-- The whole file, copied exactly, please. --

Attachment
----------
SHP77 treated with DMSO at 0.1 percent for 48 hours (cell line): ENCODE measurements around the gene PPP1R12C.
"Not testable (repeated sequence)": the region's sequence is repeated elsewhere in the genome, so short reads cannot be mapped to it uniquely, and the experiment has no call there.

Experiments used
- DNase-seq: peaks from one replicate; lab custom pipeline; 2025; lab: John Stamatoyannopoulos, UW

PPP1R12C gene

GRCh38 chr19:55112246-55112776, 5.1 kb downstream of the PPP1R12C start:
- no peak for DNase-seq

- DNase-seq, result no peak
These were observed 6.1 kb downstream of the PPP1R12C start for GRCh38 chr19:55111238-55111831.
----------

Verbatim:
SHP77 treated with DMSO at 0.1 percent for 48 hours (cell line): ENCODE measurements around the gene PPP1R12C.
"Not testable (repeated sequence)": the region's sequence is repeated elsewhere in the genome, so short reads cannot be mapped to it uniquely, and the experiment has no call there.

Experiments used
- DNase-seq: peaks from one replicate; lab custom pipeline; 2025; lab: John Stamatoyannopoulos, UW

PPP1R12C gene

GRCh38 chr19:55112246-55112776, 5.1 kb downstream of the PPP1R12C start:
- no peak for DNase-seq

- DNase-seq, result no peak
These were observed 6.1 kb downstream of the PPP1R12C start for GRCh38 chr19:55111238-55111831.